Why does BukkitRunnable.cancel() not set taskId back to -1 ???

Discussion in 'Plugin Development' started by Weasel_Squeezer, Apr 12, 2014.

Thread Status:
Not open for further replies.
  1. Offline


    I have run into a problem where I want to have a BukkitRunnable task cancel itself and reschedule itself, but BukkitRunnable makes it impossible to do this since it will throw an IllegalStateException if the task ID is not -1 (meaning it was already scheduled). But when you cancel the task, it should set it back to -1 since it is no longer running, or in the qeue, and thus is no longer scheduled. Look at the source for BukkitRunnable:
    1. public synchronized void cancel() throws IllegalStateException {
    2. Bukkit.getScheduler().cancelTask(getTaskId());
    3. }
    5. public synchronized BukkitTask runTaskTimer(Plugin plugin, long delay, long period) throws IllegalArgumentException, IllegalStateException {
    6. checkState();
    7. return setupId(Bukkit.getScheduler().runTaskTimer(plugin, this, delay, period));
    8. }
    10. public synchronized int getTaskId() throws IllegalStateException {
    11. final int id = taskId;
    12. if (id == -1) {
    13. throw new IllegalStateException("Not scheduled yet");
    14. }
    15. return id;
    16. }
    18. private void checkState() {
    19. if (taskId != -1) {
    20. throw new IllegalStateException("Already scheduled as " + taskId);
    21. }
    22. }
    24. private BukkitTask setupId(final BukkitTask task) {
    25. this.taskId = task.getTaskId();
    26. return task;
    27. }

    As you can see, Cancel() only cancels this task from the scheduler, and does not update the taskId. So this makes it impossible to do something like:
    1. cancel();
    2. runTaskTimer(plugin, 0, MINUTE_IN_TICKS);

    What is up with this? Is there a reason for this? Am I missing something?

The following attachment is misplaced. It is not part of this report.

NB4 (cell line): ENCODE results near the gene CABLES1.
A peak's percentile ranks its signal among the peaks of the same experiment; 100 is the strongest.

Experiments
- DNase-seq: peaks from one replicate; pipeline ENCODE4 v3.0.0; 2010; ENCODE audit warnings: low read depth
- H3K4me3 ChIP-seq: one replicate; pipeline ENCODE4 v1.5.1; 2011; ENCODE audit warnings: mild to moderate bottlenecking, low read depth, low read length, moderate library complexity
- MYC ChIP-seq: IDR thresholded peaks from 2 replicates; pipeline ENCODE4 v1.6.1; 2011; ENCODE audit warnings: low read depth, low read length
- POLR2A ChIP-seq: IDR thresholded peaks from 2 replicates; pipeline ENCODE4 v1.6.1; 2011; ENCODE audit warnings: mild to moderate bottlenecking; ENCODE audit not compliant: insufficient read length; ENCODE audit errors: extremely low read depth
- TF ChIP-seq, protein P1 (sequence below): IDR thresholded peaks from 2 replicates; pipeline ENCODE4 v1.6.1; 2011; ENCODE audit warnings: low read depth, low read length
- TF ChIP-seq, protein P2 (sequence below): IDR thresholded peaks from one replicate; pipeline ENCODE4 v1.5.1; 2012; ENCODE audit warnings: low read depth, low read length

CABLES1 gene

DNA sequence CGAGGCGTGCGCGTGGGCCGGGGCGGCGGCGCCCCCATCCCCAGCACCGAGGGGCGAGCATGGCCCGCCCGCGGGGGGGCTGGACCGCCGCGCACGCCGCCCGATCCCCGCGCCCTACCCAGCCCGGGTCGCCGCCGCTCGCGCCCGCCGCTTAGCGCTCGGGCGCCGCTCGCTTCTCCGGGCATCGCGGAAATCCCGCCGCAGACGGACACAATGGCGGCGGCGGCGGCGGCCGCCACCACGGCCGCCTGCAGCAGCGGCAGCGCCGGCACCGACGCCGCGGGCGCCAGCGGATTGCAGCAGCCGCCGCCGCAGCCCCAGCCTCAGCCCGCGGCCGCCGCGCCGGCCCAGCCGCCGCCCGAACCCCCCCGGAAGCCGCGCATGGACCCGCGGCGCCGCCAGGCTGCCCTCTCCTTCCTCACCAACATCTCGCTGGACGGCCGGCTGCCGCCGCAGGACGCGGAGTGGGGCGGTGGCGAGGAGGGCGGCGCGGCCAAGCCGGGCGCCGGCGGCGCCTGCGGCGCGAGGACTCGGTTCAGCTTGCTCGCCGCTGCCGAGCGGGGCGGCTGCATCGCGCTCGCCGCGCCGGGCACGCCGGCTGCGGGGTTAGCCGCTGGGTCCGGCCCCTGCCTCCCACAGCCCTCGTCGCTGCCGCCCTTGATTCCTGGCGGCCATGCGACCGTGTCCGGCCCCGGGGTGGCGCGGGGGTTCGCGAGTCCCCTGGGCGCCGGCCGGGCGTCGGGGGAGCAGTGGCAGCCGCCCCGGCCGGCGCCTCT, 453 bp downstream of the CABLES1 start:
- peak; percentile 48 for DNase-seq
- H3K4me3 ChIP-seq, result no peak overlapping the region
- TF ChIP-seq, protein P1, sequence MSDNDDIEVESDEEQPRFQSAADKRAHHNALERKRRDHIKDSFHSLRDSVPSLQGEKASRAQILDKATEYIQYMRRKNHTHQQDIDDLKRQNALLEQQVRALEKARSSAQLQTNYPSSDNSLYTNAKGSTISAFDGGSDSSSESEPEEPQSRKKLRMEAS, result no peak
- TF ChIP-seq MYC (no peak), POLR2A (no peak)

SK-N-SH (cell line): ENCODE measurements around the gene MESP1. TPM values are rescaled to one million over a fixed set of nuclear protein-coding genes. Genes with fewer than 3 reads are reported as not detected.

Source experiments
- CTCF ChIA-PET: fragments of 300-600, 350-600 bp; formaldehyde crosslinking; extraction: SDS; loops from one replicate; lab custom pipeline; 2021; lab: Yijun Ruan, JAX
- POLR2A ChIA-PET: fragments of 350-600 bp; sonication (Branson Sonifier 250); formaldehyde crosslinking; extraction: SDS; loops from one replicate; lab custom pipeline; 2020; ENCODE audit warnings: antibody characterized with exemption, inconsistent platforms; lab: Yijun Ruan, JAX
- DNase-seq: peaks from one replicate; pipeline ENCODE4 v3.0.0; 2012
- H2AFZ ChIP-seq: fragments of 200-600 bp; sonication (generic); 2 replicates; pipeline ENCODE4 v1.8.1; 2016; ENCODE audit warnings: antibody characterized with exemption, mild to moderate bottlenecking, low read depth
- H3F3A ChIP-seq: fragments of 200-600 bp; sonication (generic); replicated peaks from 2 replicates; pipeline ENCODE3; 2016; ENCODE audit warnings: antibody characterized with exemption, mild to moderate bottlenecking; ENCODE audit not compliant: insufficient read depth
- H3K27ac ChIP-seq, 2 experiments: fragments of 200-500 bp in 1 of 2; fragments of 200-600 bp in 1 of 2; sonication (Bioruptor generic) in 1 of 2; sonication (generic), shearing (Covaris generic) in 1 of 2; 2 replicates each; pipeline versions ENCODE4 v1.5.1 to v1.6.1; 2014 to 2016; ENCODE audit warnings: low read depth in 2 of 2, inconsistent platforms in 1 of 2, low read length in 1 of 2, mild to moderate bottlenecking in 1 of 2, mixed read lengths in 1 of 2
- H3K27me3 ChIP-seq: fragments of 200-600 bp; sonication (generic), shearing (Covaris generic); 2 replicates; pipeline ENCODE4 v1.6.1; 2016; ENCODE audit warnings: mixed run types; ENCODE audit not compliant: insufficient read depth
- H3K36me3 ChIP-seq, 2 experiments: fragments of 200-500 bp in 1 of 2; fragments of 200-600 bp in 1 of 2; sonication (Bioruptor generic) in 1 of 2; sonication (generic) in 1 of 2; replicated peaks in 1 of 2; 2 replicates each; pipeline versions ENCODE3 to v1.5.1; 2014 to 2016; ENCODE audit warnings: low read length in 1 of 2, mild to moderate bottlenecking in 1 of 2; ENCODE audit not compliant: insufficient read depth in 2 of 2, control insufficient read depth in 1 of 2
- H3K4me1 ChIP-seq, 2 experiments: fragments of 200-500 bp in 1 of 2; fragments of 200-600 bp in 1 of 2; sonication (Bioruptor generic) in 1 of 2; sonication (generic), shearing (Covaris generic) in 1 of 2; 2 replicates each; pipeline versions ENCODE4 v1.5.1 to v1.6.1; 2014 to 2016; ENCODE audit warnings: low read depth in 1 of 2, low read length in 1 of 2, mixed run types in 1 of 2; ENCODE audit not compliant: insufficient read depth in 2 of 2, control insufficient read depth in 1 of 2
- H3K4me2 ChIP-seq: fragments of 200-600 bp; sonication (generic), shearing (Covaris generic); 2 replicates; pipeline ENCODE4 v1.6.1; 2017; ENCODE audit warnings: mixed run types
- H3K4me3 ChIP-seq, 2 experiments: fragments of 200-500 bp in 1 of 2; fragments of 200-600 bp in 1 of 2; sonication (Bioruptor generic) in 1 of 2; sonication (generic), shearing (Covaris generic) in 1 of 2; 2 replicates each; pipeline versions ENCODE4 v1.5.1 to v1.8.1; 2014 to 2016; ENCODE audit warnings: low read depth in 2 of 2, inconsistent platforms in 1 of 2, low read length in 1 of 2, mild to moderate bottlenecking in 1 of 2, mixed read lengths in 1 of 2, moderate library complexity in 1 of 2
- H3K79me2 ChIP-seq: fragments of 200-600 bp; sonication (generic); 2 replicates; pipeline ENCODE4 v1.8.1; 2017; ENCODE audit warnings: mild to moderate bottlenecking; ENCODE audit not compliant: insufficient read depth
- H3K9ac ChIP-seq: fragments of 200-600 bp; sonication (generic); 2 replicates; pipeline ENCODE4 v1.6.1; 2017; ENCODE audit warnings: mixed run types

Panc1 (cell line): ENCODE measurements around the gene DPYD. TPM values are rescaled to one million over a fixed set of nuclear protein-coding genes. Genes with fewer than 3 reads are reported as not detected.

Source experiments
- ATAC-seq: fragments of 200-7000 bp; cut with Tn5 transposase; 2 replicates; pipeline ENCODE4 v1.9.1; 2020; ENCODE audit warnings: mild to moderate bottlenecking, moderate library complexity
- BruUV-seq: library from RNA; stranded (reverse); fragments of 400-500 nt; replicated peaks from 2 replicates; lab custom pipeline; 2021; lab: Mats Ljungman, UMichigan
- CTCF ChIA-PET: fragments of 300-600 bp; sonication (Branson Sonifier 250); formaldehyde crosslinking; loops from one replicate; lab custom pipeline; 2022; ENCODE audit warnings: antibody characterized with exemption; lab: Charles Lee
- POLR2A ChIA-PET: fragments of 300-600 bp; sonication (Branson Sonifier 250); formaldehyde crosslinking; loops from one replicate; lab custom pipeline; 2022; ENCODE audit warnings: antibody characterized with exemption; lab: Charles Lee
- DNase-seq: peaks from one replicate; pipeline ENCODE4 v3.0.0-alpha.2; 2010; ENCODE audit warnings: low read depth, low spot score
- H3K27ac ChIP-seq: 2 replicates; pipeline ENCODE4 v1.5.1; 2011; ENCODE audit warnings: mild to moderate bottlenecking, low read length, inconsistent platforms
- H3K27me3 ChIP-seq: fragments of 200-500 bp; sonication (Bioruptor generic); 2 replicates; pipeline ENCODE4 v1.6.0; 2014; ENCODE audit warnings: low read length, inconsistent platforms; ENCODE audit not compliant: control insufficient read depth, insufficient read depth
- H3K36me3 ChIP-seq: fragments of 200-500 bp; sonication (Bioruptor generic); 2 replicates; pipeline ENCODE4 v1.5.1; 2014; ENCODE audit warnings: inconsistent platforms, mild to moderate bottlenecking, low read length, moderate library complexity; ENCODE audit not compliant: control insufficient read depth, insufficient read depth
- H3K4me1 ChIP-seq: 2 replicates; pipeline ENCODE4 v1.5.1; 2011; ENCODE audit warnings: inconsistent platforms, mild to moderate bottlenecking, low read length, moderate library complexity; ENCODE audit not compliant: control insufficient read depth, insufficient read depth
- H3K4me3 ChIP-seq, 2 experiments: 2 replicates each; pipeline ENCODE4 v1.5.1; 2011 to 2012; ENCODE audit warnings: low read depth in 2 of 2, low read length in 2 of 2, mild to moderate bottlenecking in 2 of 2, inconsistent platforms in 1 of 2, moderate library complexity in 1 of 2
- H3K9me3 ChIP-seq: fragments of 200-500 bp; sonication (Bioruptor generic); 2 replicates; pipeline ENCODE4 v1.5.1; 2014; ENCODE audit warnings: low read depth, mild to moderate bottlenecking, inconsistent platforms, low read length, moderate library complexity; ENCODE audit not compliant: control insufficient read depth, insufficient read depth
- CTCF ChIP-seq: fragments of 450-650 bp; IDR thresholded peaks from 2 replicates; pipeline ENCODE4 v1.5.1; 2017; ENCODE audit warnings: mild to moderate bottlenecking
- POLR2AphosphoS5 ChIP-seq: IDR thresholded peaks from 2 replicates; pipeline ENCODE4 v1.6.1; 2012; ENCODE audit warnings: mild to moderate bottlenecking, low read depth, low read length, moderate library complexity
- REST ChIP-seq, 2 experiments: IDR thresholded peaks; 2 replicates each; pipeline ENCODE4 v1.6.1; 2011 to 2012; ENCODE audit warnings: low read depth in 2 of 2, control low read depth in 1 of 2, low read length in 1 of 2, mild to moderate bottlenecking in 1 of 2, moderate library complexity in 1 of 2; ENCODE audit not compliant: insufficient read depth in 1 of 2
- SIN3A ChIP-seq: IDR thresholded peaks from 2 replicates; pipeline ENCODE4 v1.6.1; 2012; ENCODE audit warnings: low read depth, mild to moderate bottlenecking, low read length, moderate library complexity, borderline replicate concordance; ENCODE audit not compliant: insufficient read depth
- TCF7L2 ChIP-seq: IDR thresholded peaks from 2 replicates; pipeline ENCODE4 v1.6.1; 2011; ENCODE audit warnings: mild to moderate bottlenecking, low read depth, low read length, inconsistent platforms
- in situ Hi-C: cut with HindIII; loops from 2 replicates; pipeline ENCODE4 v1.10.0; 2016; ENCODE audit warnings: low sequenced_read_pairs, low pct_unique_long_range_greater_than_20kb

2. Offline


    I would be interested in an answer too. :cool:
    As it's impossible to make the runnable instance itself again to reset the id did you find another way sloveing this problem?
  3. Offline



    Good question. The BukkitRunnable is supposed to exist for convenience... So that you don't have to manually schedule a Runnable with Bukkit.

    You see... if you do the opposite (you don't use a BukkitRunnable), then when you schedule a task, you'll have to save the taskID somewhere... Whereas, if you use a BukkitRunnable, then these implementation details are hidden: It becomes a more object orient approach where the taskID is now an internal attribute of BukkitRunnable objects... And those objects have behaviors of runTaskX() and cancel()

    The problem (as you observed) is that the behavior of cancel() isn't what is expected. Luckily, it does warn you with an IllegalStateException.

    I'm speculating that the designers wanted a quasi-immutable object to protect the end-user: Think about it... A typical extension of BukkitRunnable will have its own state (fields). If you were allowed to re-use it (continually start, cancel, start, cancel, start...), would you remember to reset your own fields ? (either before a start or after a cancel).

    i think the designers could have chosen a better name to make the behavior of BukkitRunnable::cancel() more apparent. I think a better name would have been OnceRunnable (to imply that it can only be run once).

    On top of that, let's take a look at the documentation:
    "tasks" plural should be change to "a task." singular. More info should be added to the documentation to make it perfectly clear: "The BukkitRunnable can only be used once: Meaning you cannot call runTaskX() after you've called cancel()."


    There are two solutions here: